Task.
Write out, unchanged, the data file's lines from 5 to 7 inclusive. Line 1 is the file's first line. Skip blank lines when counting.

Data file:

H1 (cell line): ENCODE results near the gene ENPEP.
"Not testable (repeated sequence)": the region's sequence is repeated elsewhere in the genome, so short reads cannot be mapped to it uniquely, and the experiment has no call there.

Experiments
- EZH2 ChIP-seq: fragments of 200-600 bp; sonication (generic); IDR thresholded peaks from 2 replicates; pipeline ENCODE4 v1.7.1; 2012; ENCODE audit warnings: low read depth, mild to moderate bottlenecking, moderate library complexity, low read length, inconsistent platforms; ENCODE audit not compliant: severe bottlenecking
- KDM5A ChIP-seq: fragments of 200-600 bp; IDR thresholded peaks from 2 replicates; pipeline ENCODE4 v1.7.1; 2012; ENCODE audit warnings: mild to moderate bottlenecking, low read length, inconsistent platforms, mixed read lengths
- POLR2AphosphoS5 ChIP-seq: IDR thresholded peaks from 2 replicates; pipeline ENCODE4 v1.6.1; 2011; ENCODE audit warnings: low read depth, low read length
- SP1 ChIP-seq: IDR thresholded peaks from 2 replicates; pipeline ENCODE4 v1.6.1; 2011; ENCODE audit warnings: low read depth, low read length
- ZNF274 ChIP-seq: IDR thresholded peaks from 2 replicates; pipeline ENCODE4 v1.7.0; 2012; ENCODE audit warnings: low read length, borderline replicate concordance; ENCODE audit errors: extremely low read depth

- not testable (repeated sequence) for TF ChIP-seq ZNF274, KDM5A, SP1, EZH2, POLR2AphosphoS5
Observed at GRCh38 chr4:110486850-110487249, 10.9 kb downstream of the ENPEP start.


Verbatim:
- KDM5A ChIP-seq: fragments of 200-600 bp; IDR thresholded peaks from 2 replicates; pipeline ENCODE4 v1.7.1; 2012; ENCODE audit warnings: mild to moderate bottlenecking, low read length, inconsistent platforms, mixed read lengths
- POLR2AphosphoS5 ChIP-seq: IDR thresholded peaks from 2 replicates; pipeline ENCODE4 v1.6.1; 2011; ENCODE audit warnings: low read depth, low read length
- SP1 ChIP-seq: IDR thresholded peaks from 2 replicates; pipeline ENCODE4 v1.6.1; 2011; ENCODE audit warnings: low read depth, low read length